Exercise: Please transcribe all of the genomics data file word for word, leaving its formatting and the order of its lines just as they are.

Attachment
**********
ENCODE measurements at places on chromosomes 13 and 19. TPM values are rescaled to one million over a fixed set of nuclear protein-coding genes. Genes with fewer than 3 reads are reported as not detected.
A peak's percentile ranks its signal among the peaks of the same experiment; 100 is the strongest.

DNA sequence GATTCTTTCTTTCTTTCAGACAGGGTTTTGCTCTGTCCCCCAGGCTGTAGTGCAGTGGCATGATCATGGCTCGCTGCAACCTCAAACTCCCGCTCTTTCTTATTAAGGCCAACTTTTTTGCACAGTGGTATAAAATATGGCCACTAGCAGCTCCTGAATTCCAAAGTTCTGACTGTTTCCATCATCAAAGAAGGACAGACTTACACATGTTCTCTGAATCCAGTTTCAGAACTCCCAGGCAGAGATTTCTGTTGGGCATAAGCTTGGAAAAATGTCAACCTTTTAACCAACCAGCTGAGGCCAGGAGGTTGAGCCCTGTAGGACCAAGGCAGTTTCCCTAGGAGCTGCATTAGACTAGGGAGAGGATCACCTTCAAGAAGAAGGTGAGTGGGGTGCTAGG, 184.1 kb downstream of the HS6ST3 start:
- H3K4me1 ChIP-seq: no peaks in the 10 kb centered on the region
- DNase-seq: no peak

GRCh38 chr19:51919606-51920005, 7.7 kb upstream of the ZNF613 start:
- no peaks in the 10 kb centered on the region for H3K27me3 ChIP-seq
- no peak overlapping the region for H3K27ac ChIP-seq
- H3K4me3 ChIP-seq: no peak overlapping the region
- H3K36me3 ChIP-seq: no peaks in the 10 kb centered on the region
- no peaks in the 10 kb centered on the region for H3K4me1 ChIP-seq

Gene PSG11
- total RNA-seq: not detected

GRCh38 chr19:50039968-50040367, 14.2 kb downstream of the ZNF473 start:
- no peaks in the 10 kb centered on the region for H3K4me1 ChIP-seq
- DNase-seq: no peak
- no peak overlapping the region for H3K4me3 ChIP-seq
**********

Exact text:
ENCODE measurements at places on chromosomes 13 and 19. TPM values are rescaled to one million over a fixed set of nuclear protein-coding genes. Genes with fewer than 3 reads are reported as not detected.
A peak's percentile ranks its signal among the peaks of the same experiment; 100 is the strongest.

DNA sequence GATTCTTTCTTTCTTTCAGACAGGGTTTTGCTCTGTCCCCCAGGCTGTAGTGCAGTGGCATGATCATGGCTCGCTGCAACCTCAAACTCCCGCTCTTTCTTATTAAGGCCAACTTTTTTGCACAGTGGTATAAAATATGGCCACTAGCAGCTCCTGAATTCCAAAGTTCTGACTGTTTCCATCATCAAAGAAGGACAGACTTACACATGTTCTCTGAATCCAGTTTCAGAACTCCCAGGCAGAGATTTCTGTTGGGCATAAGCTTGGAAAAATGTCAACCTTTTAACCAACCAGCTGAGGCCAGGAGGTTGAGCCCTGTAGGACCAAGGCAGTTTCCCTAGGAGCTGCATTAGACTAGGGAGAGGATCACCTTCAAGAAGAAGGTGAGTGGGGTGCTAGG, 184.1 kb downstream of the HS6ST3 start:
- H3K4me1 ChIP-seq: no peaks in the 10 kb centered on the region
- DNase-seq: no peak

GRCh38 chr19:51919606-51920005, 7.7 kb upstream of the ZNF613 start:
- no peaks in the 10 kb centered on the region for H3K27me3 ChIP-seq
- no peak overlapping the region for H3K27ac ChIP-seq
- H3K4me3 ChIP-seq: no peak overlapping the region
- H3K36me3 ChIP-seq: no peaks in the 10 kb centered on the region
- no peaks in the 10 kb centered on the region for H3K4me1 ChIP-seq

Gene PSG11
- total RNA-seq: not detected

GRCh38 chr19:50039968-50040367, 14.2 kb downstream of the ZNF473 start:
- no peaks in the 10 kb centered on the region for H3K4me1 ChIP-seq
- DNase-seq: no peak
- no peak overlapping the region for H3K4me3 ChIP-seq